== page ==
Elia Kazan was a great director of films who knew how to open them up for transfer from stage. A Streetcar Named Desire wore me out, but as others still revere it, I must take my weakness into account. Stanley is a jitter-inducing presence, while Blanche tips off being unbalanced early on and ratchets up from there (was this the character or Vivien Leigh?). Streetcar was my Eagle Scout award for fifties odyssey, like sleeping out in woods filled with bears. It is too harrowing to view with tongue-to-cheek or distanced irony, as these characters do demand undivided attention. Those in know tell me Streetcar was and remains the Greatest of All American Plays, which suggests community groups still put it on. The movie had footage and some soundtrack put back that was censored in 1951. A collector supplied it to enhance what we see today. Charles K. Feldman produced and had ownership of the negative. That would make a fascinating story, as Feldman drove his Streetcar first through WB to distribute (1951), then Fox for a reissue (1958), and later (1970) United Artists for another reissue. He then and finally let CBS have Streetcar for television. I’m proud for getting through the gauntlet (via Amazon HD Prime), though maybe I’m cracked as Blanche for sitting alone in the dark room waving off traumatic scenes, Enough, Enough! directed to actors who could not hear me.

7 Comments:

Blogger Beowulf said...

I missed most of those serious pictures simply because they had no dinosaurs, aliens, car chases, or other indictors of kid-friendly. I DID NOT miss the horror in FRENZY; hence, I stay away from any showings of it today. I know you like Glenn's site, as do I, but its a land mine of soul-crushing adult films. I avoid the Castor Oil flicks and gorge on the wonder of the majority of movies he opines about. Most of us, by now, can read the signs and stay away from that which will bore or seriously upset us.

10:44 AM  
Blogger Filmfanman said...

Good item today.
There are many dramas which are well worth seeing, but whether or not they are worth seeing again is another question entirely; I myself rarely re-watch dramas - comedies too - unless literally decades have passed and/or I'm watching along with others who haven't seen the film before. I think that dramas and comedies depend on the unanticipated development or line of dialogue for much of their impact on the audience - and with people able and willing to watch old films pretty much constantly now, never the same film twice, it can be very difficult for the writers to keep the audience surprised by the plot developments or jokes presented onscreen.
On the other hand, re-working older material for a current audience can be very effectively done - but it just isn't very easily done. I still wonder why they don't "update" more old sci-fi films but with better special effects, but I guess maybe there just isn't enough money in that niche market for people to take the risk.
That said, the "spectacular" films, like sci-fi or war or fantasy or even musical & dance subjects, I will happily re-watch, just to enjoy the spectacle again, or to hear the songs again, and/or to see if there are visual details I may have missed the first time around.
Some may re-watch dramas or comedies to observe the players more closely, but my experience was that I'd re-watch such things only if there was nothing else of interest on the TV and there was nothing else to do - but those situations no longer obtain very often or at all anymore, now that home video playback from personal movie libraries and streaming and other options for accessing unseen films have become ubiquitous. Who needs to re-watch anything?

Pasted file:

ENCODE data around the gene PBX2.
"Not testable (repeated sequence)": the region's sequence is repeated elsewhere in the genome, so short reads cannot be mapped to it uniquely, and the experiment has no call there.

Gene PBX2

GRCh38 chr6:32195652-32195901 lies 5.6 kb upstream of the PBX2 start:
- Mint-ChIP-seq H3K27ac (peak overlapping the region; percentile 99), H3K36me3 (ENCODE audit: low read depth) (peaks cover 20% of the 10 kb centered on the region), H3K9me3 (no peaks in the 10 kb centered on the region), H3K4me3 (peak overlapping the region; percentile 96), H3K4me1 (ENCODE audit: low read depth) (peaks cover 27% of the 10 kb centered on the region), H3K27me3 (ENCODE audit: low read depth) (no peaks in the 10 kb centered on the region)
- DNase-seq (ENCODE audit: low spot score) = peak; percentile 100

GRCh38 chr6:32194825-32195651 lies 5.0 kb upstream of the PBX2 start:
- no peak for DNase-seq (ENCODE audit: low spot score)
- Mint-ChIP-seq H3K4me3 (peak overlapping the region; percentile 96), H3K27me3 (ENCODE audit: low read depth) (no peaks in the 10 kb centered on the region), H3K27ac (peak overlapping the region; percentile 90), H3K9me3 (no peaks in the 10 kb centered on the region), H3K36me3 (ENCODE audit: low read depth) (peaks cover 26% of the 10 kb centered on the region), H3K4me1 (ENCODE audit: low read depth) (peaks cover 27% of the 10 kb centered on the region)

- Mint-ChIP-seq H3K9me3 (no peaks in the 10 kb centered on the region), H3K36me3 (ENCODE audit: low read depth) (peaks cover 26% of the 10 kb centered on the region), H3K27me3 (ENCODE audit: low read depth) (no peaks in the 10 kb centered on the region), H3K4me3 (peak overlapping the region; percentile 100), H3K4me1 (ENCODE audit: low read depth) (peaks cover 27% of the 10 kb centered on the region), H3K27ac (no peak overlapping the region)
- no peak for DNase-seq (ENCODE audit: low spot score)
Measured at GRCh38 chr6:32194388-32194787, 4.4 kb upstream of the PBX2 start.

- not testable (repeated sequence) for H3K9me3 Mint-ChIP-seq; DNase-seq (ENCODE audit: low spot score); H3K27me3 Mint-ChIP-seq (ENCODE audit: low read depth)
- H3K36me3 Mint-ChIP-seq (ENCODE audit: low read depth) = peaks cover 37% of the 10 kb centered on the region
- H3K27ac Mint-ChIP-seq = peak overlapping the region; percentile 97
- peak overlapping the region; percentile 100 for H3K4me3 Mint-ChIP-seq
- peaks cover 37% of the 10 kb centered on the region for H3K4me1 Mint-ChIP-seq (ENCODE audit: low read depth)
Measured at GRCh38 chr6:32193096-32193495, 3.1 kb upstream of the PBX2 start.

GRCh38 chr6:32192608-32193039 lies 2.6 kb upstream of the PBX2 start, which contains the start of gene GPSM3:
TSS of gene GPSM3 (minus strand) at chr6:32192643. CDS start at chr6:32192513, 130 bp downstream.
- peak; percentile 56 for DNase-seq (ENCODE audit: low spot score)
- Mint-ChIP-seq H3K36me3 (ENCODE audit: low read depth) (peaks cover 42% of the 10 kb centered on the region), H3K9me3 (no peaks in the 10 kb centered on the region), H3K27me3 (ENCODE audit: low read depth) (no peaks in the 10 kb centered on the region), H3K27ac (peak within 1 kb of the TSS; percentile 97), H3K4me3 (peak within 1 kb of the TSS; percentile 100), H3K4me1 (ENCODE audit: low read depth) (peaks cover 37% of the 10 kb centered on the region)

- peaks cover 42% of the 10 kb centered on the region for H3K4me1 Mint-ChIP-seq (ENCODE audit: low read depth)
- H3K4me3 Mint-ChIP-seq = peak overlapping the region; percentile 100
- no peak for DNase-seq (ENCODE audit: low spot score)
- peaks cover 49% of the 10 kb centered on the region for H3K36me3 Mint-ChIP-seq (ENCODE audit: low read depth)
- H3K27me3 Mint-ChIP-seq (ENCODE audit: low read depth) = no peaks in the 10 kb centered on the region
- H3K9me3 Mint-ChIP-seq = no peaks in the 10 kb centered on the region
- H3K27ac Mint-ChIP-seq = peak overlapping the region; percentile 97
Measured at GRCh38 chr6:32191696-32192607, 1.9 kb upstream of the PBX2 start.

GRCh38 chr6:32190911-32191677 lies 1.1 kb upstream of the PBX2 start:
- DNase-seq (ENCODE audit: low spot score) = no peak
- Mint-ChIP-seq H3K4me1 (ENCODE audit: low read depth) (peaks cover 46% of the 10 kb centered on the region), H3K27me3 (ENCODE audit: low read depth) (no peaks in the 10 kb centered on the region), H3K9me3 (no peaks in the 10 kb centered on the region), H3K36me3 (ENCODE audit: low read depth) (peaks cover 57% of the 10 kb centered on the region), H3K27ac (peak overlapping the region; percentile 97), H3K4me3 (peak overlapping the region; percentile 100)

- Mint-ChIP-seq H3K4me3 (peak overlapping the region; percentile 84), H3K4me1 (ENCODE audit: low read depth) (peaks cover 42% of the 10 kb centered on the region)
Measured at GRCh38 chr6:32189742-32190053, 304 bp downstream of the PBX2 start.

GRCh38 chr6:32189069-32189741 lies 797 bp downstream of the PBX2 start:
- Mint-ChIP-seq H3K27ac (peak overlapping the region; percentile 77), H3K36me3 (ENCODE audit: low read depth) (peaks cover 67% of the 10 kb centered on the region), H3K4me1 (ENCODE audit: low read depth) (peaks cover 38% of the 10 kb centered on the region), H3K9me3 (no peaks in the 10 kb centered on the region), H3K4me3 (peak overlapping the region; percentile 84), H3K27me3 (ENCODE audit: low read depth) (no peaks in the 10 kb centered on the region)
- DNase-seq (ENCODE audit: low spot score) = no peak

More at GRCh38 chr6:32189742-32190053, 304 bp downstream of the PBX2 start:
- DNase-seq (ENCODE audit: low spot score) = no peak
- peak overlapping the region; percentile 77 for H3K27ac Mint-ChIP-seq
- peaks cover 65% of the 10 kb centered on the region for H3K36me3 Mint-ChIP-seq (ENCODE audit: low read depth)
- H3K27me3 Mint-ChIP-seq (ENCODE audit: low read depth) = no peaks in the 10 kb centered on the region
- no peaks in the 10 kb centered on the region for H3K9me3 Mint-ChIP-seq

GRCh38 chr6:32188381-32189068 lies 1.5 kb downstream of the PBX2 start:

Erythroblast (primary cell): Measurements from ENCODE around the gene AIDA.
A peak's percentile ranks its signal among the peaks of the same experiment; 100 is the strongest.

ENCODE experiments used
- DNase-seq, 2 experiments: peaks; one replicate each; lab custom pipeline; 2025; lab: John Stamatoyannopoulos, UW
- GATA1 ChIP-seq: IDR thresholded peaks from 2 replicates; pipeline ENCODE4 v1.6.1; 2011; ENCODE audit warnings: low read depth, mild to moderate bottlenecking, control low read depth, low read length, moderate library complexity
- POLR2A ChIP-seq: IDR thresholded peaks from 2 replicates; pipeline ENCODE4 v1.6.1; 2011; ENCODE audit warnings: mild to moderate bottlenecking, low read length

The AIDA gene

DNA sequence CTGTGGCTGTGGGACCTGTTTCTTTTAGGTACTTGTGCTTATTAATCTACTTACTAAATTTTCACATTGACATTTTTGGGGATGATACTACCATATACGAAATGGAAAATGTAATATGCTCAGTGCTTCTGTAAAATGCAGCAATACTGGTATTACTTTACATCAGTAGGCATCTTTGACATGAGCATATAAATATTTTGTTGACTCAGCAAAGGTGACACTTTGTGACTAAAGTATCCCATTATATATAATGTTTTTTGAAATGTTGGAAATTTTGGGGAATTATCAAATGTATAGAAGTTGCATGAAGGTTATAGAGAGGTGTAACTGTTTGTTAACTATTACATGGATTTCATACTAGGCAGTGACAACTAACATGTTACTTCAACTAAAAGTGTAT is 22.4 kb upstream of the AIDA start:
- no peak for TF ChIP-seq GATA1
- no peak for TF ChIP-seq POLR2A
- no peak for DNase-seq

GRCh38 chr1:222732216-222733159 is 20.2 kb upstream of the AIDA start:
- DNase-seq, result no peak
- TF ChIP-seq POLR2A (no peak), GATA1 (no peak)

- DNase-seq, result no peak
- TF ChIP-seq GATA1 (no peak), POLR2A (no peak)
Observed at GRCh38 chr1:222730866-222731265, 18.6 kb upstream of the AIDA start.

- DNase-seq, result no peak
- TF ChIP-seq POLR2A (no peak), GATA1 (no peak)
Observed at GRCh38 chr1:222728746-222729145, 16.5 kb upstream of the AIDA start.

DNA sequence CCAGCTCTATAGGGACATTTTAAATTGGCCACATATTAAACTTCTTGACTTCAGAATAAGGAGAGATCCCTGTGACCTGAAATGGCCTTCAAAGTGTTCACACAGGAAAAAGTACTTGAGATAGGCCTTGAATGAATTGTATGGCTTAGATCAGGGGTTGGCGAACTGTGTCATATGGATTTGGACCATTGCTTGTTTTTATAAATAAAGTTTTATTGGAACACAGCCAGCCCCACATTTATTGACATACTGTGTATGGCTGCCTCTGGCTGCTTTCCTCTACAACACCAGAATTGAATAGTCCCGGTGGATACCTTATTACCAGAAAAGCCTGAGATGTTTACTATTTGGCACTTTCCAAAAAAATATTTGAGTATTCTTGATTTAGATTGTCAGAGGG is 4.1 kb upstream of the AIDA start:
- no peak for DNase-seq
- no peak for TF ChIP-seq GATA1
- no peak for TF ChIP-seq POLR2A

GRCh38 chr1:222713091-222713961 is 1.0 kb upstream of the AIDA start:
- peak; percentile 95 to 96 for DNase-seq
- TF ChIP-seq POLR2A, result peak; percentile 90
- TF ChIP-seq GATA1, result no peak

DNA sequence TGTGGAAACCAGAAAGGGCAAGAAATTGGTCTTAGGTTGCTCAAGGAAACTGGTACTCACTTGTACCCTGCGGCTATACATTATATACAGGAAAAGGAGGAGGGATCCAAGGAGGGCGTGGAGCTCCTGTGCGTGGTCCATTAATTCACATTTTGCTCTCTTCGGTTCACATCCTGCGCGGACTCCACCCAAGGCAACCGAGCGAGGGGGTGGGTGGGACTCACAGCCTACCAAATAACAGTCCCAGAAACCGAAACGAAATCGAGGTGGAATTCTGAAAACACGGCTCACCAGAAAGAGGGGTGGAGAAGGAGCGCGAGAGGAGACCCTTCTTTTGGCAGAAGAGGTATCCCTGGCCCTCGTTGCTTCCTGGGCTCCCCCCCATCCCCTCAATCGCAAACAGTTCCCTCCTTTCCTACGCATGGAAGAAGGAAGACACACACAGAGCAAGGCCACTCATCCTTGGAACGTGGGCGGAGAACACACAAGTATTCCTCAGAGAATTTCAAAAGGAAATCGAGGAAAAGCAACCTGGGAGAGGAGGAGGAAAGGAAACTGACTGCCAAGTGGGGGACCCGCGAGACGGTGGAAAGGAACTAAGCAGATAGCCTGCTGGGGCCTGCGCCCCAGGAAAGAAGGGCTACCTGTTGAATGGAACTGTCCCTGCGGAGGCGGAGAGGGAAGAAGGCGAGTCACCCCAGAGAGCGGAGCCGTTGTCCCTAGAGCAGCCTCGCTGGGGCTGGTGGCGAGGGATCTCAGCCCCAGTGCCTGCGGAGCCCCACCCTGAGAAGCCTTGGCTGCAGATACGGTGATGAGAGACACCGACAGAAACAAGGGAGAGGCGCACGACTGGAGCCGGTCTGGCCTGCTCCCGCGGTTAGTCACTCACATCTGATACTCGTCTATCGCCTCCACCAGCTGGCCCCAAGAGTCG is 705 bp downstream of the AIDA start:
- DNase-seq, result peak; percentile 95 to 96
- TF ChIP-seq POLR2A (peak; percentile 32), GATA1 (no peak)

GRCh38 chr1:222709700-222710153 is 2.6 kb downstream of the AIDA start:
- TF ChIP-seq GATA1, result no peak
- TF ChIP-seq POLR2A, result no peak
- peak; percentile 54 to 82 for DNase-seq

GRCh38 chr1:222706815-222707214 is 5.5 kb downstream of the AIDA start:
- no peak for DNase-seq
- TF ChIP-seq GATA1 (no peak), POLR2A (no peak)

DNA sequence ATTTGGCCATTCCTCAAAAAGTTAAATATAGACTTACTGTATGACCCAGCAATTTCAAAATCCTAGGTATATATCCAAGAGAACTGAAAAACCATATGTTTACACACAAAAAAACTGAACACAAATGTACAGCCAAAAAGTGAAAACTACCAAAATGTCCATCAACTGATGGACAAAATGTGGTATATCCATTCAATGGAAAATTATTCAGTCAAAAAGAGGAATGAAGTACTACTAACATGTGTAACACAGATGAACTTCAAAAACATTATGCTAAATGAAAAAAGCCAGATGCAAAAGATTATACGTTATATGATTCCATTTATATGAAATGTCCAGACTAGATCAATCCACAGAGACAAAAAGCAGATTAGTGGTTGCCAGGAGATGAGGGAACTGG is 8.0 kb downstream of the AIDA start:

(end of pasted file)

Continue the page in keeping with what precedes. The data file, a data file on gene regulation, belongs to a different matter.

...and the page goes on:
I recall that my late parents would never watch a film they had already seen once - they would always insist on something they had never seen before whenever they went out to the movies or when they sat down to watch a film on TV.
I suppose TV reruns must have had some influence on my tolerance for re-watching certain films, too - my parents had become adults in a world without TV in it at all.

1:01 PM  
Blogger Kevin K. said...

Castor Oil flicks! Perfect description. Couples arguing, kids in danger, wives abused... nah, I'll take my entertainment in more entertaining ways.

I saw a Broadway revival of Streetcar starring John C. Reilly, and couldn't figure out why it was supposed to be a classic. It played like a "very special episode" of The Honeymooners. It didn't help that Reilly was the only actor in the show who didn't speak with a New Orleans accent. And when it got to the big reveal of why Blanche went off her rocker as a teenager, all I could think was, "Really? That's it?"

2:11 PM  
Blogger StevensScope said...

Good show! Some titles titles you might have missed, you passed Minnelli's HOME FROM THE HILL, a Robert Mitchum classic which brought George Peppard and George Hamilton to the front. Please forget all that depressing Kazan barf (except ON THE WATERFRONT)and get to the SECOND HALF of the 50's, when MARLON BRANDO really came into form. His BEST FIVE, in my humble opinion: SAYONARA, THE YOUNG LIONS, THE FUGITIVE KIND, ONE EYED JACKS, and into the 60's-MUTINY ON THE BOUNTY!!Not only in performance, these are certainly 5-star motion pictures, for sure! Also, these 5 BRANDO pictures have rarely been seen by the public, for any kind of a vote. All thru the past, every critic 'en masse' proclaming the First half of the fifties as being ''the best of Brando''. RUBBISH!! Great performance..OK!! However...as for multiple showings???....


7:18 PM  
Blogger radiotelefonia said...

The 50s is filled with movies that at one point were very celebrated and that mean nothing to me. George Stevens films of this decade are things I don't revisit because I find them too cold. James Dean is quite unremarkable, and I always felt that the surrounding cast were actually better actors than him. The films in wide screen and color feel more obsolete than the black and white films of the previous decade. Even if the cars of the 30s and 40s are old, I prefer them to the ones in the fifties, except for the Ford Falcon. The melodramas are too intense, and some of the suffering people that they display makes them more stupid than some of today's TV shows. I remember seeing many of these in the 70s and the 80s and I don't want to revisit them even if they offer them for free on Tubi.

Something similar happens to me with tangos. I prefer the noisy recordings on master discs (in Argentina, before late 1952) to anything done later on master tapes and eventually in stereo. I feel far more engaged with the sound of the forties.

10:40 PM  
Blogger Mike Cline said...

Was a tango scene in the movie I watched last night - 1978's DEATH ON THE NILE.

7:04 AM  
Blogger James Abbott said...

Hey Mike -- Death on the Nile is my favorite Christie adaptation!

It is posts like this make make this blog such an integral part of my life. There is so much casual profundity to be found that it is always a rich and rewarding experience.

I'm deeply conflicted about movies from the 50s (and DON'T GET ME STARTED ON THE 60S!), and this captures some of the thoughts that have passed through my mind, but were never articulated. Bravo.

10:08 PM